No matter what background we come from, we have choices. And the choices we make, and the way we live our lives pursuant to those choices, will determine the kind of person we become.
- Those who set goals for themselves and work to achieve them by using their brains and working hard every day to build a solid foundation for their success will weave a character that does not shrink from the challenges of life, but embraces them, faces them, and gains skill, experience, and confidence to achieve whatever they set their minds to.
- Those who want a “fast track” to wealth and success will develop a lazy character that wants big payoffs without doing any real work to get them. They may use their ingenuity and even their guts, but they will develop a character that’s always looking for a shortcut, and always looking to avoid any real, constructive effort to achieve their goals.
And if the physiologists are right, these patterns of character become literally woven into the very fabric of our brains: we create nerve pathways and connections that represent the common pathways of our thoughts, feelings, and actions.
What scientists say happens in our brains through habit and practice, Swedenborg, over two centuries ago, said happens also in our mind and spirit. To repeat part of the above quote from Divine Providence:
There are thousands of individual impulses that go to make up any particular evil, and that there are thousands of individual impulses that go to make up any particular good tendency. These thousands of impulses are so precisely structured and so intimately interconnected within us that no single one of them can be changed without changing all the rest at the same time.
And so, through our choices and the daily life we make for ourselves based on those choices, we build a complex physical and mental structure of character, consisting of thousands and even millions of individual thoughts, impulses, and habit patterns that all weave together to form a highly interconnected system in which every part reinforces every other part.
That is how our character is formed.
Once our character is formed, changing it is a long, painstaking process
And that is why our character, once formed, is such a stubborn beast.
If you have ever tried to change one of your long-standing habits, and found how ridiculously difficult it can be to stop thinking and acting the way you’re used to, and start thinking and acting in a different way, you know exactly what I’m talking about.
What you may not realize is that you’re fighting against complex structures and patterns of thought, feeling, and behavior that have been built up and tightly woven together over many years, and have taken on an organic life of their own.
So when we consider how criminals can go to heaven, the idea that they can just suddenly be “saved” by a mere profession of faith in Jesus is just as preposterous as saying that the brain, with its billions of nerve fibers and synapses, can be suddenly rewired into an entirely different configuration just by snapping our fingers and saying, “Hocus Pocus!”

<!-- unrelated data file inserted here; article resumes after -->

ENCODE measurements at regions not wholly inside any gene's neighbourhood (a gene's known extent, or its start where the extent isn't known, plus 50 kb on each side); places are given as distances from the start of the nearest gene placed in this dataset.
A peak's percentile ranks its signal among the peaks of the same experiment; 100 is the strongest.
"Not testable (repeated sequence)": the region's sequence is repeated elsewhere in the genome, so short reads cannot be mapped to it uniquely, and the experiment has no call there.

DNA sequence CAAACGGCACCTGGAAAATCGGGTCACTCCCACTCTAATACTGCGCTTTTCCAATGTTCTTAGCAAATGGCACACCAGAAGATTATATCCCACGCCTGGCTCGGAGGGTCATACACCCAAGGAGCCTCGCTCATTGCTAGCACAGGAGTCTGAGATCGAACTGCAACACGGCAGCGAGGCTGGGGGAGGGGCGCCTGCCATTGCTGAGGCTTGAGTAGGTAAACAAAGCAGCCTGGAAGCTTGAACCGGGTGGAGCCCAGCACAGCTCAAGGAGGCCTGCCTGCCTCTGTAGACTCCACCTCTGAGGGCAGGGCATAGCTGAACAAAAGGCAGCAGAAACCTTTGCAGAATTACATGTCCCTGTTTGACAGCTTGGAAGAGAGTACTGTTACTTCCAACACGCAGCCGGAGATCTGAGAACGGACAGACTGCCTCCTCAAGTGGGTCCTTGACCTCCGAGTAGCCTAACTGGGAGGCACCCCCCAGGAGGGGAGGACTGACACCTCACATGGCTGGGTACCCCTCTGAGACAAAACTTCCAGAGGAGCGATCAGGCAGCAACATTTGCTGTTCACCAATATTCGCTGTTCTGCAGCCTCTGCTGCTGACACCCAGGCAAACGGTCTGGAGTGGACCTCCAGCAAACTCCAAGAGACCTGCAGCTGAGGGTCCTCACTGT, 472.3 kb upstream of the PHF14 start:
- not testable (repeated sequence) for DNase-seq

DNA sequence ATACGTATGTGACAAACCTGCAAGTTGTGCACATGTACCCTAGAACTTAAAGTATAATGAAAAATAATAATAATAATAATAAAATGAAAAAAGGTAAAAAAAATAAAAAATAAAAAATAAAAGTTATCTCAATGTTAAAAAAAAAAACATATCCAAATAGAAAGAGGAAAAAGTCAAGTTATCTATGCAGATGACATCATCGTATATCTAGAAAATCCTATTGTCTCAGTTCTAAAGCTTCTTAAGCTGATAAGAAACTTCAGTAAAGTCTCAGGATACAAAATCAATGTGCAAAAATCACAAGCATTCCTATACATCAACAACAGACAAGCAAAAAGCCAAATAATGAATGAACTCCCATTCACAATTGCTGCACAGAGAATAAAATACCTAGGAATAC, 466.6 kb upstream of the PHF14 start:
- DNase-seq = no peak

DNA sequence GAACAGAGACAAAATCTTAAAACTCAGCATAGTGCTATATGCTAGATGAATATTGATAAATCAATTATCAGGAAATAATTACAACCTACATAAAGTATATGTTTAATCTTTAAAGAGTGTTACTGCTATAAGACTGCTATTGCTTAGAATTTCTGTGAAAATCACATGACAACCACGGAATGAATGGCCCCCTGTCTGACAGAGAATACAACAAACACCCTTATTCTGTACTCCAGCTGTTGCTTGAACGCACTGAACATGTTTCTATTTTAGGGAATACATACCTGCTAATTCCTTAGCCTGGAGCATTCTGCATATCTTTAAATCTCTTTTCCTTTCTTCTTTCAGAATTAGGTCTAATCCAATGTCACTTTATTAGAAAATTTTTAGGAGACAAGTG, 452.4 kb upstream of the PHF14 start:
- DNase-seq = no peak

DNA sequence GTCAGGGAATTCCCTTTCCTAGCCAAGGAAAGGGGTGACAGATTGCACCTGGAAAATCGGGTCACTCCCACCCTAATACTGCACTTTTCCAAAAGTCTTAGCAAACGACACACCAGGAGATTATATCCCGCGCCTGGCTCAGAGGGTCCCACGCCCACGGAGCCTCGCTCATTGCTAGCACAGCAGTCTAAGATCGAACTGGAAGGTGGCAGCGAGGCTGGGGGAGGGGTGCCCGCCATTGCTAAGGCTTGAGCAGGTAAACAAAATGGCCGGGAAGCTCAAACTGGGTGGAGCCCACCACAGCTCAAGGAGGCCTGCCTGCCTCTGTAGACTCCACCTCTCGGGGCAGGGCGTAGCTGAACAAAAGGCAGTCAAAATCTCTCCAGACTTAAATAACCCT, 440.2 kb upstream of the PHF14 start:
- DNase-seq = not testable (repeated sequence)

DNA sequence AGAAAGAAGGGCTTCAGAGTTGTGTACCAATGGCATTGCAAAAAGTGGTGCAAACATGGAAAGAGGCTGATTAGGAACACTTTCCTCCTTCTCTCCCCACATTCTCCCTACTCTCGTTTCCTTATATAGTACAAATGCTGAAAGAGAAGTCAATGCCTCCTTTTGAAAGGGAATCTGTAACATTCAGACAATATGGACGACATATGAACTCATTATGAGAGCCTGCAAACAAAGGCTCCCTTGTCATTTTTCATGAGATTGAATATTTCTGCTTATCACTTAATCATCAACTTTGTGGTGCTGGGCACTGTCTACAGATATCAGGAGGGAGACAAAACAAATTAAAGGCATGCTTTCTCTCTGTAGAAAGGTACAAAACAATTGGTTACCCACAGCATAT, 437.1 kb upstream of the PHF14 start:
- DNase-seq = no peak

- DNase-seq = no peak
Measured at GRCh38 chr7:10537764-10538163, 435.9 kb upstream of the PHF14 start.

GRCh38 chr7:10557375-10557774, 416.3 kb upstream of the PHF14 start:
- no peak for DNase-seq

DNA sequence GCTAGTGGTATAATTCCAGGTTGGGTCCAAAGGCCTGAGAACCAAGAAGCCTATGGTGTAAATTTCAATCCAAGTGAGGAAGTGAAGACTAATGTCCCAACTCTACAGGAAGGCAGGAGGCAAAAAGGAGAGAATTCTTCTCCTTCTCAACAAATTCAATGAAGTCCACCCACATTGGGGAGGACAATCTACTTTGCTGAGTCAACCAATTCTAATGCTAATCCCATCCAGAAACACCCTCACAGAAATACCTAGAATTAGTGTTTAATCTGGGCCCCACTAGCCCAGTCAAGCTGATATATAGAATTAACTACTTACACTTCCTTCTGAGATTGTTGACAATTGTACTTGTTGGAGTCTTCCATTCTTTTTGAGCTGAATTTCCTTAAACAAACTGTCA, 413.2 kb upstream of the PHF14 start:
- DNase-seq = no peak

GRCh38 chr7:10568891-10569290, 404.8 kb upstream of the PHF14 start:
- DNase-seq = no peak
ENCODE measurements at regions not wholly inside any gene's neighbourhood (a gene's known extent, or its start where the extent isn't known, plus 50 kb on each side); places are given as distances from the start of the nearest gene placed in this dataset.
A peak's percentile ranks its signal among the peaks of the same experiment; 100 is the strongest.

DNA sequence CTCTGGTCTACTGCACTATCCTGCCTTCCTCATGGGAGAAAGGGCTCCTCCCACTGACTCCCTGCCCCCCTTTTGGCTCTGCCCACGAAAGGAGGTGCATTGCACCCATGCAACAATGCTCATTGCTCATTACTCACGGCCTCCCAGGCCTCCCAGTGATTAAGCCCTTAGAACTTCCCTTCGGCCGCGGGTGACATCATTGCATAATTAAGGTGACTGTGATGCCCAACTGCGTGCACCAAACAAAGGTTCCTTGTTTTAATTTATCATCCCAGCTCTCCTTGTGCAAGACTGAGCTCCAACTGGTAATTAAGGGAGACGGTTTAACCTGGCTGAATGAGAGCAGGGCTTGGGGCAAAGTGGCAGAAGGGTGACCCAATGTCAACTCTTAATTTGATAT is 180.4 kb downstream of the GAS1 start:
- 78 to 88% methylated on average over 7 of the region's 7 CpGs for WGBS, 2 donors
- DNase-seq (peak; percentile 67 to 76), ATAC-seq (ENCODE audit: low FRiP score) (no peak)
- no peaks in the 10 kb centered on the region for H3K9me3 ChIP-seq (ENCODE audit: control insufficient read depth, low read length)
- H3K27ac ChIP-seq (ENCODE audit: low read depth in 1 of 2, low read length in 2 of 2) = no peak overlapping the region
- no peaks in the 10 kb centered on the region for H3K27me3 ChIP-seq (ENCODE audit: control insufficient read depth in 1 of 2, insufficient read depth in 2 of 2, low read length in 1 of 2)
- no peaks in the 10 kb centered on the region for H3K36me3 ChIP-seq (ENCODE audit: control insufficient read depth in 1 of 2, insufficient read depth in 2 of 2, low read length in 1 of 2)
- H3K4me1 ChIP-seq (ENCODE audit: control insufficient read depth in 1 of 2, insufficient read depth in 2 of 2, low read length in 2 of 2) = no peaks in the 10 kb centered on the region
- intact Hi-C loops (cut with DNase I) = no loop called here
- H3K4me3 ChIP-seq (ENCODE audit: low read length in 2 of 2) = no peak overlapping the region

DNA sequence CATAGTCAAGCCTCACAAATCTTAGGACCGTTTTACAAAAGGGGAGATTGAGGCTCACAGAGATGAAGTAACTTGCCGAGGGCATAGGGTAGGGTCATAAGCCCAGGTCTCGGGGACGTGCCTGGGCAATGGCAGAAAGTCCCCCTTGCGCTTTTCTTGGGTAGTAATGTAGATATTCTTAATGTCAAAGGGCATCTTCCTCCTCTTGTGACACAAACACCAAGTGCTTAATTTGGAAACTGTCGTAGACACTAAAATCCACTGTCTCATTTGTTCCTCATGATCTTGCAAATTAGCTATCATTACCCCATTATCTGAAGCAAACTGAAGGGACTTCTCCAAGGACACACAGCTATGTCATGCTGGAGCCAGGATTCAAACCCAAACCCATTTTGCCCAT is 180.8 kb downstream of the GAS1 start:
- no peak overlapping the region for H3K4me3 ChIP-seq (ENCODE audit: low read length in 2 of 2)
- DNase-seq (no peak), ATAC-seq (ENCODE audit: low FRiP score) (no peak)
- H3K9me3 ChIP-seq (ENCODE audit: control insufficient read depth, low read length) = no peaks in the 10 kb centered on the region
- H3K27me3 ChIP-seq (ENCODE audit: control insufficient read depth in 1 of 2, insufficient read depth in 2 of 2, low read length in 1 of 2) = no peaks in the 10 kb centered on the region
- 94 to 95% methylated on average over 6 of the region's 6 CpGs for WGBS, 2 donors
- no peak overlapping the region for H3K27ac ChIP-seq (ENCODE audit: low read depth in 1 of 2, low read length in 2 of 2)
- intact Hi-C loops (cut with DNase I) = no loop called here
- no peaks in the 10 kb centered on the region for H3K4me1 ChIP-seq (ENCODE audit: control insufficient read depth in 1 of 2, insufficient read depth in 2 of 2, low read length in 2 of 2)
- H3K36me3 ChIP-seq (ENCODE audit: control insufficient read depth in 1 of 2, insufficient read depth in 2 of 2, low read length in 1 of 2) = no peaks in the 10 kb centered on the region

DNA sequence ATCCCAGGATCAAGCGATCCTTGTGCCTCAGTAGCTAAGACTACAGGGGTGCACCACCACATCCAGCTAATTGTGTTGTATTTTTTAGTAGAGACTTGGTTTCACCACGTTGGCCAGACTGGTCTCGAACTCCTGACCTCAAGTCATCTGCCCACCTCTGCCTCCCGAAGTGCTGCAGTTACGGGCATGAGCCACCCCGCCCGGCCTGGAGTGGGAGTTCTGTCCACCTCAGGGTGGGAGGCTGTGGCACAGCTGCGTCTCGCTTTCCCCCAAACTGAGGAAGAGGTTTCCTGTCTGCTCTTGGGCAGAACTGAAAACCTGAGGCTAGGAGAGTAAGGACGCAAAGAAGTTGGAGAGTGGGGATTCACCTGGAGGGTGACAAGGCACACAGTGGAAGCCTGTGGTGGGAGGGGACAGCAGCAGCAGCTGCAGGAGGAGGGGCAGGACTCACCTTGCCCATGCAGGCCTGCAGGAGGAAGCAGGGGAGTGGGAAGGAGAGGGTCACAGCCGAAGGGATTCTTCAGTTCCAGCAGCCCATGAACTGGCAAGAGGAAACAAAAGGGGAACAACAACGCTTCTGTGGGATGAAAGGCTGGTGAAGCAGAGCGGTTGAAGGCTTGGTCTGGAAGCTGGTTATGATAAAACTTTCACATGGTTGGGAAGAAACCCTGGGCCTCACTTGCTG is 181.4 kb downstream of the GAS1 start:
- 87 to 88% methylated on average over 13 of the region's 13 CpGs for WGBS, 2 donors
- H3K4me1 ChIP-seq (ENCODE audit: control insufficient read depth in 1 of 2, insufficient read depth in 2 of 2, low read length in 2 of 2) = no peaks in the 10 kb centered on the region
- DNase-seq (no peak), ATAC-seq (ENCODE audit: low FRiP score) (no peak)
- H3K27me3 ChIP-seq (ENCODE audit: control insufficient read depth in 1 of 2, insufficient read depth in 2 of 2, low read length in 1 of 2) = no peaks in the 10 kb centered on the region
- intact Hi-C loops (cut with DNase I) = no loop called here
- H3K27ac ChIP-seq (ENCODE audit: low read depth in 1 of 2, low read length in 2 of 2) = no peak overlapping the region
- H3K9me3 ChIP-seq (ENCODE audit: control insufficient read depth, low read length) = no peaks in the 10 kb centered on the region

It just doesn’t work that way.
Hard experience shows that once people have built a settled and hardened criminal life and character within themselves, most of them simply never change. The pattern of their character has been set. Most of them have no desire to change, let alone a willingness to do the hard work necessary to bring about a radical change in their character and lifestyle.
That, and not some desire on God’s part to punish us, is why there is an eternal hell. People who have chosen an evil and destructive way of life grow to love that way of life. They glory in their criminal exploits. And they have absolutely no desire to change.
And so, they continue living the same evil and criminal life in the spiritual world that they’ve lived on earth.
Unfortunately, this means they are living the kind of life that exists in hell. God doesn’t send them there. They go there of their own accord because that’s where they can at least attempt to live the kind of life they love. For more on this, see: “Is There Really a Hell? What is it Like?”
However, as long as we’re still living here on this earth, we can change our life and character, if we truly want to and choose to.
And if we make that choice, we have a long and sometimes painful pathway of self-examination, repentance, and change ahead of us. We must painstakingly unweave all those old, habitual pathways of thinking, feeling, and acting, and re-weave new pathways of healthier ways of thinking, feeling, and acting.
It’s a long and difficult process.
But if we set our mind and heart to it, we can achieve it.
That’s because the same humanity that enabled us to choose evil and destructive ways of thinking, feeling, and acting also enables us to choose to change the structure of character that we have built within ourselves.
And it’s also because once we make that choice, there are places we can turn for help and support. Counselors, ministers, parents, teachers, old friends. There are many people who would love to help us turn our lives around. And even more than that, God—and for Christians, Jesus Christ—is always there to give us the strength and wisdom to fight and win our spiritual battles.
How, practically speaking, do we bring about that kind of change in ourselves?
Here are two articles to get you started:
- Heaven, Regeneration, and the Meaning of Life on Earth
- What does Jesus Mean when He Says we Must be Born Again?
How Can a Criminal Get to Heaven?
So how can a criminal get to heaven?
What would Jeremy Wilson have to do to break the cycle, and end out in heaven instead of hell?
First, it would take a conscious choice on his part to stop thinking, feeling, and living in the old, destructive, criminal ways. This is what the Bible calls “repentance.” It means being truly sorry for the evil life we’ve been living, and making a firm commitment to begin a new and better life.
Second, it would require following through on that choice and that repentance by spending each day avoiding and throwing out the old ways, and training himself to think, feel, and act in new and better ways. This is what is called “reformation,” in both religious and civil language. It is the process of ripping out our old character building up a new and better character and life for ourselves.
Any criminal who is willing to take these steps can leave behind his or her life of crime, and gradually, painstakingly, and often painfully build a character and a life that leads to heaven.
And if a criminal can do it, so can anyone else. It is a pathway available to every single person on this earth who has fallen into bad ways of thinking, feeling, and living.
Even if that person happens to be you.
For further reading: